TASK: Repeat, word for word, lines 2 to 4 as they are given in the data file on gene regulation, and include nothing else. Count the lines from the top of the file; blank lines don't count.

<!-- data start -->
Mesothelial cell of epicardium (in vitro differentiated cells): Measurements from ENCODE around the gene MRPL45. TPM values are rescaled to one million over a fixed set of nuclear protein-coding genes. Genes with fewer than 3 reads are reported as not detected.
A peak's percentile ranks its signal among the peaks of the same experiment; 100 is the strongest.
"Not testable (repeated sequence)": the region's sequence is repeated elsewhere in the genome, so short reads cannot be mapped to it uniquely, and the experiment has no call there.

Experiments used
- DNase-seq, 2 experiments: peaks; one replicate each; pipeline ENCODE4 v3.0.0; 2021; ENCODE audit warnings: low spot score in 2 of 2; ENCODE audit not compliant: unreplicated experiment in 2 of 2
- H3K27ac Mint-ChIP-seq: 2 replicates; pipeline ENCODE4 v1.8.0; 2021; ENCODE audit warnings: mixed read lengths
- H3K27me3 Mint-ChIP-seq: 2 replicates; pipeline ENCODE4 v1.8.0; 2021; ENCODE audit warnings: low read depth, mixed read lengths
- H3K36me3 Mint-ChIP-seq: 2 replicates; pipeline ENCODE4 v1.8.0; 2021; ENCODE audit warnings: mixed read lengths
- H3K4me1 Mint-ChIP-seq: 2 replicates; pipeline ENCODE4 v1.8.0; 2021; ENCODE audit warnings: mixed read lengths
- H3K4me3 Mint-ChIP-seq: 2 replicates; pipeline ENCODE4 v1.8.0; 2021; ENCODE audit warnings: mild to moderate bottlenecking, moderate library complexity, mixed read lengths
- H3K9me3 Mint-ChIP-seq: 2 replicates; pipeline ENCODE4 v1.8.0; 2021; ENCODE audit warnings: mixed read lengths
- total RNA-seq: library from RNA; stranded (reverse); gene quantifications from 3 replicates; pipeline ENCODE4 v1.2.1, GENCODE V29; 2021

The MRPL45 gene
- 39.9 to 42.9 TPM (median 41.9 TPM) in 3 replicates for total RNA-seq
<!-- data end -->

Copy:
A peak's percentile ranks its signal among the peaks of the same experiment; 100 is the strongest.
"Not testable (repeated sequence)": the region's sequence is repeated elsewhere in the genome, so short reads cannot be mapped to it uniquely, and the experiment has no call there.

Experiments used